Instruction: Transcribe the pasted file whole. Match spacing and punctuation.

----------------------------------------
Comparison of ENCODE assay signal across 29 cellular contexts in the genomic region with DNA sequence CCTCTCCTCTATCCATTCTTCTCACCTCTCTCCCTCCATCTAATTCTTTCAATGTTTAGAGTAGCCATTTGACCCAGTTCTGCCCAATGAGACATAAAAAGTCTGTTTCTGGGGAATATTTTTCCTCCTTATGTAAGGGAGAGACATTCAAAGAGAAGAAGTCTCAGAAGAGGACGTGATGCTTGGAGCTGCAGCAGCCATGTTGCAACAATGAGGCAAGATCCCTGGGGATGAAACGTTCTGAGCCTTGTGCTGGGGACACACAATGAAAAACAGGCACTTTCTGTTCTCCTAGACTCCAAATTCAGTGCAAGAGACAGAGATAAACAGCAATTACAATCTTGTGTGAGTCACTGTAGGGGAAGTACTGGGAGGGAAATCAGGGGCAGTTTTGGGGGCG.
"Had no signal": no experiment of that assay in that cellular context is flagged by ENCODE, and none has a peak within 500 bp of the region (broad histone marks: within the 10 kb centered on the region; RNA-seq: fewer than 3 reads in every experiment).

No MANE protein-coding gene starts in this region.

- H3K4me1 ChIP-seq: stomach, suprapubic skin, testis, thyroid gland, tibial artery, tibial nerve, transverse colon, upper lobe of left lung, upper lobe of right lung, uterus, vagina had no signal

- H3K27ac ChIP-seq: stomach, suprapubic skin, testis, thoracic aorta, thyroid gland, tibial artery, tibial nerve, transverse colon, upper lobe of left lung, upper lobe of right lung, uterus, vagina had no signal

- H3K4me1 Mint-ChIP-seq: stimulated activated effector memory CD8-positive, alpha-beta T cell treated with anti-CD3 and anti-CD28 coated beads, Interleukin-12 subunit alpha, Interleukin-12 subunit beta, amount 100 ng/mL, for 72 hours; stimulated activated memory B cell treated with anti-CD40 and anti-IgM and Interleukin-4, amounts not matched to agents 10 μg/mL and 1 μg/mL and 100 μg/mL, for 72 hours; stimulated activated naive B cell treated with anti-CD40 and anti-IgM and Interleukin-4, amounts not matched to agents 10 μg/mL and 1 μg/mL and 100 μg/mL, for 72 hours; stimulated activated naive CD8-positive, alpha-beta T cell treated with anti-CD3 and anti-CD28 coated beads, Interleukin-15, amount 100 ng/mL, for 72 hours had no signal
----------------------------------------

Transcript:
Comparison of ENCODE assay signal across 29 cellular contexts in the genomic region with DNA sequence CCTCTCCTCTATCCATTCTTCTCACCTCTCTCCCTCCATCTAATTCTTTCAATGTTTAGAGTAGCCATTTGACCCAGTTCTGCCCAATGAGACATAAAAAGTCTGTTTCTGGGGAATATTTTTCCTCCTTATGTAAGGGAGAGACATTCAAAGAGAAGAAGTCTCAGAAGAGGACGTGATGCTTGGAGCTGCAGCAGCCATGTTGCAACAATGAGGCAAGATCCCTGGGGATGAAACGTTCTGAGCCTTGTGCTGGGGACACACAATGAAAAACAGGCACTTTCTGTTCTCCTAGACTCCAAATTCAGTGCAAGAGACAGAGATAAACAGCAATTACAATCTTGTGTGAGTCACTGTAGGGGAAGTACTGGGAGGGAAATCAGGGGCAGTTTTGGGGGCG.
"Had no signal": no experiment of that assay in that cellular context is flagged by ENCODE, and none has a peak within 500 bp of the region (broad histone marks: within the 10 kb centered on the region; RNA-seq: fewer than 3 reads in every experiment).

No MANE protein-coding gene starts in this region.

- H3K4me1 ChIP-seq: stomach, suprapubic skin, testis, thyroid gland, tibial artery, tibial nerve, transverse colon, upper lobe of left lung, upper lobe of right lung, uterus, vagina had no signal

- H3K27ac ChIP-seq: stomach, suprapubic skin, testis, thoracic aorta, thyroid gland, tibial artery, tibial nerve, transverse colon, upper lobe of left lung, upper lobe of right lung, uterus, vagina had no signal

- H3K4me1 Mint-ChIP-seq: stimulated activated effector memory CD8-positive, alpha-beta T cell treated with anti-CD3 and anti-CD28 coated beads, Interleukin-12 subunit alpha, Interleukin-12 subunit beta, amount 100 ng/mL, for 72 hours; stimulated activated memory B cell treated with anti-CD40 and anti-IgM and Interleukin-4, amounts not matched to agents 10 μg/mL and 1 μg/mL and 100 μg/mL, for 72 hours; stimulated activated naive B cell treated with anti-CD40 and anti-IgM and Interleukin-4, amounts not matched to agents 10 μg/mL and 1 μg/mL and 100 μg/mL, for 72 hours; stimulated activated naive CD8-positive, alpha-beta T cell treated with anti-CD3 and anti-CD28 coated beads, Interleukin-15, amount 100 ng/mL, for 72 hours had no signal